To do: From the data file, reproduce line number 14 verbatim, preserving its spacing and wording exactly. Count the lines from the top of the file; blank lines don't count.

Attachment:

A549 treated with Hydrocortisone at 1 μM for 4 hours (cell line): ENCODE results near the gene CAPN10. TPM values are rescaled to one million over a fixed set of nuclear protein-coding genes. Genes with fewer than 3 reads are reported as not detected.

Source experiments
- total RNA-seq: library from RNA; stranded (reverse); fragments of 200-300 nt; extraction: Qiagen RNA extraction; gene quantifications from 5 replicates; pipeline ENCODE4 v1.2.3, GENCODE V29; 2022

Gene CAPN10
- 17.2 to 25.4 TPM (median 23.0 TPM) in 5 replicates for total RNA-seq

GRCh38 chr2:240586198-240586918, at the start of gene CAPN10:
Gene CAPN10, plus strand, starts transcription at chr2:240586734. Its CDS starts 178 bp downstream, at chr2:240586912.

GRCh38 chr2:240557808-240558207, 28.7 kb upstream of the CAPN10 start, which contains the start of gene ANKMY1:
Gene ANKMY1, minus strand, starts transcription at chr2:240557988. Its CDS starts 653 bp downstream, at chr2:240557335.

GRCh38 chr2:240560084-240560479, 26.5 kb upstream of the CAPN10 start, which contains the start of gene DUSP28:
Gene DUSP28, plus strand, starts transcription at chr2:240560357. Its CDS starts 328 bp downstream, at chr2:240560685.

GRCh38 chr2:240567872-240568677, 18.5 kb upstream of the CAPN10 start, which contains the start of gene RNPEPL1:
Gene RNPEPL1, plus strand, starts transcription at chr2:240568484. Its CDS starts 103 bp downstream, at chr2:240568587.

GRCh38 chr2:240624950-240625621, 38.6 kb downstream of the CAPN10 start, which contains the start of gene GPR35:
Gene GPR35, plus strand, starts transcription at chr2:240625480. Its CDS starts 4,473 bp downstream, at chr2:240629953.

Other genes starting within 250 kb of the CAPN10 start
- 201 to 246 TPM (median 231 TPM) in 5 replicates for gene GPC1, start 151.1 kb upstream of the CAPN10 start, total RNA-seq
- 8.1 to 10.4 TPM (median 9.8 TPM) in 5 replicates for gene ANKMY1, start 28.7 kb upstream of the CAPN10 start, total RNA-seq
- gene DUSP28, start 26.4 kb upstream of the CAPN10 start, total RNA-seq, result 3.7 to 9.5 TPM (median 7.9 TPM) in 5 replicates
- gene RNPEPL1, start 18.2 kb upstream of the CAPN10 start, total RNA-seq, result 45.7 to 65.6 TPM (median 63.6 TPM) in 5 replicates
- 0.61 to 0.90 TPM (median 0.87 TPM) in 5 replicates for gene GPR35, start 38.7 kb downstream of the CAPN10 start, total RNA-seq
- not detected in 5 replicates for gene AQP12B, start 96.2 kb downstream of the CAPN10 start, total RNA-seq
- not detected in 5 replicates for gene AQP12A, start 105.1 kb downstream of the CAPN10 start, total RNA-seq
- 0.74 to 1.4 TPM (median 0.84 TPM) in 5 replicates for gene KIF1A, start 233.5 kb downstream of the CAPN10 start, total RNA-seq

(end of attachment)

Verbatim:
GRCh38 chr2:240624950-240625621, 38.6 kb downstream of the CAPN10 start, which contains the start of gene GPR35: